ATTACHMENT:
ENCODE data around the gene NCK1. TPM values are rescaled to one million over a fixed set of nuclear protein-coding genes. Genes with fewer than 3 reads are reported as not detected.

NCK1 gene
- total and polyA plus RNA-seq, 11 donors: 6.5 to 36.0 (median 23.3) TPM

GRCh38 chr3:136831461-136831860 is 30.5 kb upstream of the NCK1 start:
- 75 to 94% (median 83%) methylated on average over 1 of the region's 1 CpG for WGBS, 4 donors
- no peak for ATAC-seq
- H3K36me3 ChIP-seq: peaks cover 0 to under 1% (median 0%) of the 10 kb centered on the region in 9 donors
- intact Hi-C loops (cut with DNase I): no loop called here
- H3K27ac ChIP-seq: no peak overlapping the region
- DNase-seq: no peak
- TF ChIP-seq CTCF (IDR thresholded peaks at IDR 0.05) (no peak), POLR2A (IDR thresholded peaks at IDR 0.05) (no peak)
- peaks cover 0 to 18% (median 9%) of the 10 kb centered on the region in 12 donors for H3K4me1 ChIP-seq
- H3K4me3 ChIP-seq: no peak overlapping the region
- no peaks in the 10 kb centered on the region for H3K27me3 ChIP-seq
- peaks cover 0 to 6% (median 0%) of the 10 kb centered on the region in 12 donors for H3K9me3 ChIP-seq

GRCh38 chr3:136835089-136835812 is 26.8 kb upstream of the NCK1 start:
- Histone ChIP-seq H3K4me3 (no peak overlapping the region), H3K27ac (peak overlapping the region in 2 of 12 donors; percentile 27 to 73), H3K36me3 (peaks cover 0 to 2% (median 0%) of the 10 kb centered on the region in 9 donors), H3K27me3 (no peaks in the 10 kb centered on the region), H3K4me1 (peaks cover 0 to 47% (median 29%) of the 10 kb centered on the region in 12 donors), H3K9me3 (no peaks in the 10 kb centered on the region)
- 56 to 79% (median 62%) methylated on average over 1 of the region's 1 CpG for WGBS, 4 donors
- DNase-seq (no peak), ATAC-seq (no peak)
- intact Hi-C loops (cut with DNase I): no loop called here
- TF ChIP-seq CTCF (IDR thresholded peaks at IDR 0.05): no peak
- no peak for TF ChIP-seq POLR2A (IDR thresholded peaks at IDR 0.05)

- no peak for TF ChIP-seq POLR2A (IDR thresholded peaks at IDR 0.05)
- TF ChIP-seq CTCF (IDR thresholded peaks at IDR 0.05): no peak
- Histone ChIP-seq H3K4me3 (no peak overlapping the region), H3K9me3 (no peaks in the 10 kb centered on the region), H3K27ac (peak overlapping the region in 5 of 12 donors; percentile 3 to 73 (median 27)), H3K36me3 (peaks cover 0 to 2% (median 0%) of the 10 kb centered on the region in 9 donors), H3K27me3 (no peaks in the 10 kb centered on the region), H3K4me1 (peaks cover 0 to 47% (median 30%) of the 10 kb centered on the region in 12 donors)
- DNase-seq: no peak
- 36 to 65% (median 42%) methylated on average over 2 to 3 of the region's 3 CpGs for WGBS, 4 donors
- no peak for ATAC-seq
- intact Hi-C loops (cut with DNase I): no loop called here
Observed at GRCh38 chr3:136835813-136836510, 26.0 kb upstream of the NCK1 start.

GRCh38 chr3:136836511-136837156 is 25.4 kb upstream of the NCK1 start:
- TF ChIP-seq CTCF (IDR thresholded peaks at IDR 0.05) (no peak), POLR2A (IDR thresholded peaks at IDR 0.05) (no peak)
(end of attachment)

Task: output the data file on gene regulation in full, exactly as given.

ENCODE data around the gene NCK1. TPM values are rescaled to one million over a fixed set of nuclear protein-coding genes. Genes with fewer than 3 reads are reported as not detected.

NCK1 gene
- total and polyA plus RNA-seq, 11 donors: 6.5 to 36.0 (median 23.3) TPM

GRCh38 chr3:136831461-136831860 is 30.5 kb upstream of the NCK1 start:
- 75 to 94% (median 83%) methylated on average over 1 of the region's 1 CpG for WGBS, 4 donors
- no peak for ATAC-seq
- H3K36me3 ChIP-seq: peaks cover 0 to under 1% (median 0%) of the 10 kb centered on the region in 9 donors
- intact Hi-C loops (cut with DNase I): no loop called here
- H3K27ac ChIP-seq: no peak overlapping the region
- DNase-seq: no peak
- TF ChIP-seq CTCF (IDR thresholded peaks at IDR 0.05) (no peak), POLR2A (IDR thresholded peaks at IDR 0.05) (no peak)
- peaks cover 0 to 18% (median 9%) of the 10 kb centered on the region in 12 donors for H3K4me1 ChIP-seq
- H3K4me3 ChIP-seq: no peak overlapping the region
- no peaks in the 10 kb centered on the region for H3K27me3 ChIP-seq
- peaks cover 0 to 6% (median 0%) of the 10 kb centered on the region in 12 donors for H3K9me3 ChIP-seq

GRCh38 chr3:136835089-136835812 is 26.8 kb upstream of the NCK1 start:
- Histone ChIP-seq H3K4me3 (no peak overlapping the region), H3K27ac (peak overlapping the region in 2 of 12 donors; percentile 27 to 73), H3K36me3 (peaks cover 0 to 2% (median 0%) of the 10 kb centered on the region in 9 donors), H3K27me3 (no peaks in the 10 kb centered on the region), H3K4me1 (peaks cover 0 to 47% (median 29%) of the 10 kb centered on the region in 12 donors), H3K9me3 (no peaks in the 10 kb centered on the region)
- 56 to 79% (median 62%) methylated on average over 1 of the region's 1 CpG for WGBS, 4 donors
- DNase-seq (no peak), ATAC-seq (no peak)
- intact Hi-C loops (cut with DNase I): no loop called here
- TF ChIP-seq CTCF (IDR thresholded peaks at IDR 0.05): no peak
- no peak for TF ChIP-seq POLR2A (IDR thresholded peaks at IDR 0.05)

- no peak for TF ChIP-seq POLR2A (IDR thresholded peaks at IDR 0.05)
- TF ChIP-seq CTCF (IDR thresholded peaks at IDR 0.05): no peak
- Histone ChIP-seq H3K4me3 (no peak overlapping the region), H3K9me3 (no peaks in the 10 kb centered on the region), H3K27ac (peak overlapping the region in 5 of 12 donors; percentile 3 to 73 (median 27)), H3K36me3 (peaks cover 0 to 2% (median 0%) of the 10 kb centered on the region in 9 donors), H3K27me3 (no peaks in the 10 kb centered on the region), H3K4me1 (peaks cover 0 to 47% (median 30%) of the 10 kb centered on the region in 12 donors)
- DNase-seq: no peak
- 36 to 65% (median 42%) methylated on average over 2 to 3 of the region's 3 CpGs for WGBS, 4 donors
- no peak for ATAC-seq
- intact Hi-C loops (cut with DNase I): no loop called here
Observed at GRCh38 chr3:136835813-136836510, 26.0 kb upstream of the NCK1 start.

GRCh38 chr3:136836511-136837156 is 25.4 kb upstream of the NCK1 start:
- TF ChIP-seq CTCF (IDR thresholded peaks at IDR 0.05) (no peak), POLR2A (IDR thresholded peaks at IDR 0.05) (no peak)